Candlelight vigil planned in memory of Chardon shooting


Donna Piszko, a Chardon resident of 15 years, wipes a tear away while listening to Principal DeAngelis speak about unity in communities that have experienced school shootings. “You always have a home with Columbine High School”, he said about Chardon High School.

Jacob Byk

Two years ago, the day after Chardon High School’s horrific shooting, Principal Andy Fetchik called one of the only people he could.

Frank DeAngelis, who was the principal for 15 years at Columbine High School in Littleton, Colo., picked up the phone. DeAngelis was the principal at the time of one of the most shocking and remembered school shooting massacres in history that claimed the lives of 12 students and one teacher.

Chardon had joined a “club that no one wants to be a member [of],” as DeAngelis described it. On Wednesday, DeAngelis came to speak, at Fetchik’s request, to the Chardon community for the anniversary of the Feb. 27, 2012 shooting that killed three students and paralyzed one more.

“There’s that perception out there that one day you’re going to wake up, and it’s going to be what it was prior to February 27th … it’ll never get back to normal, we just have to redefine what normal is,” DeAngelis said.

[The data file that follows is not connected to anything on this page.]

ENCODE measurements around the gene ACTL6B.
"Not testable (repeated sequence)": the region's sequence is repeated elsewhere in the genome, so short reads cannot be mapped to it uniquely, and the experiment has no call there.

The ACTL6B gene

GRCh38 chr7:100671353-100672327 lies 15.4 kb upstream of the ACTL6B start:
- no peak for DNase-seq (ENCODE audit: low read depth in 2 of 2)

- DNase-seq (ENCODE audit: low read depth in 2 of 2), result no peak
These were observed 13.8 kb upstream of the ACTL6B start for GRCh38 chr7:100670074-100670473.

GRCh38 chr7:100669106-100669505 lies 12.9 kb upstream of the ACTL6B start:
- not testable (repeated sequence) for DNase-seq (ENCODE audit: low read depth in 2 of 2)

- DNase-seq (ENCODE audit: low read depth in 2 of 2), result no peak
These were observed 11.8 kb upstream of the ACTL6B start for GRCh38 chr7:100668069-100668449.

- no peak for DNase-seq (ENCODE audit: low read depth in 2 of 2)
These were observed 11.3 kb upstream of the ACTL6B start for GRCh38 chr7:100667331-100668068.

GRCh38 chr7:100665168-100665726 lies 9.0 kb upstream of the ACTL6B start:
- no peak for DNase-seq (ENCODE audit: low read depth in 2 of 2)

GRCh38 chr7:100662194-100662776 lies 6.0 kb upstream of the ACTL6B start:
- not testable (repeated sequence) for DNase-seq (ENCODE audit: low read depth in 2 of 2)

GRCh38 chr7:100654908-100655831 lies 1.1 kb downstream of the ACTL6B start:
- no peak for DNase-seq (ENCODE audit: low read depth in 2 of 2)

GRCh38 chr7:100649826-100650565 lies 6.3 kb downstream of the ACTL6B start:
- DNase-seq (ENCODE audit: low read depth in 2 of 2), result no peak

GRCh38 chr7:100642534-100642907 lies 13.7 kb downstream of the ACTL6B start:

Drawing comparisons between the beauty of the two towns, in both geography and in its people, DeAngelis offered wisdom about healing from a wound that never really scabs over.

“People ask me, they say, ‘Frank, what are you going to do as a school,’ and I ask: ‘What are we going to do as a society?’ ”   

He encouraged community members not to think of themselves in the wake of a school shooting as a school but as individuals — parents and grandparents.

 The room of about 50 local residents, police officers and children sat in silence choking back tears. DeAngelis explained how post-traumatic stress plays into recovery and encouraged people to seek help.

The unique thing about school shootings compared with any other horrific event, DeAngelis said, was the locality of the trauma. With other events, such as 9/11, survivors can visit but aren’t forced to go back.

“I knew something was wrong when I was walking around areas where the bodies were outlined, where people had died,” he said, referring to the school days after the shooting.

The unique difficulty for school shootings is the locality of the massacres. DeAngelis compared them with other tragedies, which give survivors the ability to heal at their own pace. With a school shooting, teachers and students often have to walk down hallways where they’ve “seen things no human should have to witness,” he said.

The second anniversary of the Chardon shooting falls on Thursday, and a candlelight vigil is being planned.

Contact Jacob Byk at [email protected].